As you probably know, I believe that academic success and leadership positions are overrated as tools that help students move from school to full time work. Of course these successes are nice features to have in your toolkit. But, we all know many successful professionals who were C students and never led a club or a team during any of their high school or college years. So, what does matter in the toolkit of young adult? IMHO, the most important features of a successful young adult job applicant are: self-awareness, teamwork, organizational skills and the willingness to seek out mentoring and be managed by a boss. Develop these areas starting at a young age and you are likely to have a successful transition to paid employment later in life.
Kids need to experience work.
But, how do you get them there? Parents: start young — assigning household chores will start to build your child’s tolerance for the pacing when they enter the workforce. Slowly have them graduate from chores to ever more challenging neighborhood jobs.
But first, help them practice Self-Awareness as they try out jobs with a close neighbor or family friend. Ask them to brainstorm, “what skills do I have?” “what do I like doing?” “Why do I like doing that?” Often they will select pet sitting, babysitting, snow shoveling and yard work – help them to explore why they enjoy these tasks and maybe even relate these tasks to a few parallel adult careers like pet sitting might lead to vet tech or hotel management or being a fundraiser at the zoo. Baby sitting might lead to teacher or child psychologist. Shoveling and yard work might lead to owning a landscaping business or becoming a plant scientist or construction supervisor or civil engineer.
Second, help them master Organization: Before they start their job, have them create a Task List that they regularly review with a list of the steps they should always follow in order to be a success in their job (example: always double check that you locked the door when you finish dog sitting). This list should be thorough, clear, ordered in proper sequence.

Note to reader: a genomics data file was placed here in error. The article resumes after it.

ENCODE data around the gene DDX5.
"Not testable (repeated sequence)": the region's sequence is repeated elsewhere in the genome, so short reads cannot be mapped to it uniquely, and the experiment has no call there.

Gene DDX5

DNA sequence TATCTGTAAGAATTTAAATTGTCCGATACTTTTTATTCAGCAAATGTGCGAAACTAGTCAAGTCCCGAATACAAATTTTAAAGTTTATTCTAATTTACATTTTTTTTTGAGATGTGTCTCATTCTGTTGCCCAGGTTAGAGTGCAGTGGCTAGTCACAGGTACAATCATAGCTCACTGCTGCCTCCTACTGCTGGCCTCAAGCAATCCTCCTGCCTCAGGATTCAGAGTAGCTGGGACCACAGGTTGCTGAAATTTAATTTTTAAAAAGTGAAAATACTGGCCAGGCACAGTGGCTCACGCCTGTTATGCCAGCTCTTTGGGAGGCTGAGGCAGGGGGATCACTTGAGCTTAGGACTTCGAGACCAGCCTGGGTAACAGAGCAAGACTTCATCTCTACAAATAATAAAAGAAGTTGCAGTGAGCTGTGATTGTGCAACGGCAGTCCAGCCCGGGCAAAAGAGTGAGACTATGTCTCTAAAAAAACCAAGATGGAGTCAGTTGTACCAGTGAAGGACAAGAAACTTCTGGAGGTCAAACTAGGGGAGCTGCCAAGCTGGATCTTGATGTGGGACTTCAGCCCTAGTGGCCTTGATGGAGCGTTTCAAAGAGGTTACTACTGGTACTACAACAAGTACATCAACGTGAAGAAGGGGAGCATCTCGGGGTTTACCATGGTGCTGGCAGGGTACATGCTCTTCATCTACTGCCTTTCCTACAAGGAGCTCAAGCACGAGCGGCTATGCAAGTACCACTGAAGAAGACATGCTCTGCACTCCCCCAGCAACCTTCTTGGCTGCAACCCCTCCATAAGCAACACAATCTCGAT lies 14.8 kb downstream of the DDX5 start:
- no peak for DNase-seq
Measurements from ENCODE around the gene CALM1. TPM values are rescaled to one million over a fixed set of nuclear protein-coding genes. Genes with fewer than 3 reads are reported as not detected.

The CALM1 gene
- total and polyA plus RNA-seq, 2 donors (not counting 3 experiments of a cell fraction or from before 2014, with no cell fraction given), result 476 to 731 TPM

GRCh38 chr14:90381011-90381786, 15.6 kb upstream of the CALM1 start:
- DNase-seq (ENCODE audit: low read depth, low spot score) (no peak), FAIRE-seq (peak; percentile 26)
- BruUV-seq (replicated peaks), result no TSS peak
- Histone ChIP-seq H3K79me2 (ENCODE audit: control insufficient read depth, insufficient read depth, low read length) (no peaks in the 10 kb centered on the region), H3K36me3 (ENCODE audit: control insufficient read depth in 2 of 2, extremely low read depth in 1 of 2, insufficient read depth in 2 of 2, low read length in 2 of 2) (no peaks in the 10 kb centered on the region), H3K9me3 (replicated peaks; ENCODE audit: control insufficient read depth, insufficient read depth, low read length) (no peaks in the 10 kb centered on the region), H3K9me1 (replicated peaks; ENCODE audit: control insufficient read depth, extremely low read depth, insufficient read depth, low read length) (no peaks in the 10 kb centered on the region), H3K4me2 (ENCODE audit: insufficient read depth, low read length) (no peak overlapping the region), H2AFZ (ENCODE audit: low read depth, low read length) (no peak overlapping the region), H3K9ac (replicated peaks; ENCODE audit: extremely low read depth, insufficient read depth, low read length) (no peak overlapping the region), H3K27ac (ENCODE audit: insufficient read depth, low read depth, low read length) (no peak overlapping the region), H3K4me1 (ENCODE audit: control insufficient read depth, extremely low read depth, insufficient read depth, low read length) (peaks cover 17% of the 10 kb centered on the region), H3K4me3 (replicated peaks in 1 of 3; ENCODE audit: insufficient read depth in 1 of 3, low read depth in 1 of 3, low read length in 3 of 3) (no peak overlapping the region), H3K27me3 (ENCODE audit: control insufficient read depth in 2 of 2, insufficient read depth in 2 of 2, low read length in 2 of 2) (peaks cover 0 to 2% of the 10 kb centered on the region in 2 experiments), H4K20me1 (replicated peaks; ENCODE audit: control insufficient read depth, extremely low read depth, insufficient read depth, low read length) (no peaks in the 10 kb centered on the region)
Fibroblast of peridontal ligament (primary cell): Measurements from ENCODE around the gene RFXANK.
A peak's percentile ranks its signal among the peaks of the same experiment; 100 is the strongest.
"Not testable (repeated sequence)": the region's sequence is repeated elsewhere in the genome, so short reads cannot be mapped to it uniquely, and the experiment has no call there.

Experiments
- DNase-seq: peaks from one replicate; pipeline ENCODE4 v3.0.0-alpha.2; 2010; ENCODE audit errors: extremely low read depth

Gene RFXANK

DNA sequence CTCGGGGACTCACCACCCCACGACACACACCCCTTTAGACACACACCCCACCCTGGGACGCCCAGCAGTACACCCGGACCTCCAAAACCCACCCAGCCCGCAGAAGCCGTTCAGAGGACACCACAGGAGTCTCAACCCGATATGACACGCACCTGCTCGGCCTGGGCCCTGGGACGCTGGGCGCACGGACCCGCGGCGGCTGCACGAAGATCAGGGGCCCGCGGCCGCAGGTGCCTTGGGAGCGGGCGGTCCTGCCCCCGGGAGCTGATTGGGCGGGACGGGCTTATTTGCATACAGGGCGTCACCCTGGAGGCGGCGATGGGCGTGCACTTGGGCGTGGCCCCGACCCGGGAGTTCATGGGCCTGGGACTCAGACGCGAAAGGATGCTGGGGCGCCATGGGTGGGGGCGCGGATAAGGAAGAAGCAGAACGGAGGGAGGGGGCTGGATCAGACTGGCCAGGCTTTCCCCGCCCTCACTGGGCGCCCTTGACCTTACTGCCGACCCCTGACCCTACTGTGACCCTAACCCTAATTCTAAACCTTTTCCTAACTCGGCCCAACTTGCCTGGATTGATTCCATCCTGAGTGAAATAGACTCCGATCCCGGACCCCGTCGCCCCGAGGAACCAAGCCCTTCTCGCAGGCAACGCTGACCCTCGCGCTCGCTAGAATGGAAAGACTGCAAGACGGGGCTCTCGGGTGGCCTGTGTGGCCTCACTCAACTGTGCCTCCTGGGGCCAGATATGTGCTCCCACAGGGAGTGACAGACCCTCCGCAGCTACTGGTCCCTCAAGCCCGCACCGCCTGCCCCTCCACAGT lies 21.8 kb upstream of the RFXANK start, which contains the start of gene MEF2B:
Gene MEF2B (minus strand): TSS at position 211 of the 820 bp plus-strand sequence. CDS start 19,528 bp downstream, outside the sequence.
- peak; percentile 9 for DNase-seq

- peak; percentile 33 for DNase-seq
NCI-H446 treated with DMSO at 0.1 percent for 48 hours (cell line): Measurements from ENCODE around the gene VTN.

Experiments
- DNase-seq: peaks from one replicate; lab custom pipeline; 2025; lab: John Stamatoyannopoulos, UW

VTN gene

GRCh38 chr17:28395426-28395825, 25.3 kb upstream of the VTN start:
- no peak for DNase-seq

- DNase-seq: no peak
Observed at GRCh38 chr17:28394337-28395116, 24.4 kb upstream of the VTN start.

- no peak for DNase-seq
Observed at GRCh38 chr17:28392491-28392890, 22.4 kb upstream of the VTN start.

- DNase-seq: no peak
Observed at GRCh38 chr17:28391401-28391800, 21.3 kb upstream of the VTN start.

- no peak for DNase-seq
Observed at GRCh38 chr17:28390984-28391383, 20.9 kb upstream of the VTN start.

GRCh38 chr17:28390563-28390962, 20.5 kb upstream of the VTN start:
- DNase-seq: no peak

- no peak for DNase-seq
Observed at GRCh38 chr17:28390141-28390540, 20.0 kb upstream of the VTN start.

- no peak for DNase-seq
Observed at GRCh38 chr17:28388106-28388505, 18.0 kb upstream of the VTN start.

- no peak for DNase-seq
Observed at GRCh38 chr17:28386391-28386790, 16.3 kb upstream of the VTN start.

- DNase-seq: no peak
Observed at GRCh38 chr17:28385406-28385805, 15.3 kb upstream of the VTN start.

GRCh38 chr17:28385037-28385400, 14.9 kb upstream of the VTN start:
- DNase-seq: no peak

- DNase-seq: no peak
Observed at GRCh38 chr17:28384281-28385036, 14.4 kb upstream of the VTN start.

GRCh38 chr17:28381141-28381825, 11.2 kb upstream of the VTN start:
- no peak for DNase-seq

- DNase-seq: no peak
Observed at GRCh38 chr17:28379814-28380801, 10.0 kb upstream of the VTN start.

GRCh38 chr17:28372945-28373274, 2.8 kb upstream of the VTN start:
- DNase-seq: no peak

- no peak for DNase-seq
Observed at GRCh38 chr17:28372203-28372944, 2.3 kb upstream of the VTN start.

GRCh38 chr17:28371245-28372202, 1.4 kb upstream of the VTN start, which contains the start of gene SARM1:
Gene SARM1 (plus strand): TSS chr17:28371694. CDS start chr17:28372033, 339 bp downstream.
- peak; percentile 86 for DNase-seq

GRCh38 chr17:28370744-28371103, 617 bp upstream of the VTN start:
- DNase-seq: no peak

Additionally this list should contain 3-4 steps where they experience Teamwork with you as their “team member” so they consciously practice having good communication. Example of a teamwork-oriented step: “Work with (Mom, Dad, My Sitter, My Older Sibling) to get a ride to my job. Request a ride early!” or “Work with (family member/sitter) to help me to remember where I will keep my copy of the pet owner’s key. ”
Finally, when they have perfected their Task List, have them share the list with the person who has hired them and request feedback. This step promotes a relationship of Mentoring and allows the person employing them to Act Like A Boss, showing them improvements and specific ways they like tasks to be done and then setting the stage for the employer to correct the child if it is not done properly. (Clue the neighbor/family friend in if you can, so they understand the role they will be playing with your child).
To be successful and happy in full time work later on, most young people need to have practiced the separate rhythm of work beginning at a young age. They need to experience progressively more complicated jobs in many settings as a tween and teen before they can transition successfully into a full time job in the workforce. Patiently helping them learn from you and then giving them a step-by-step path to begin learning from outside employers will solidify their ability to work effectively at the entry level, both by themselves and in groups, while reporting to a demanding manager.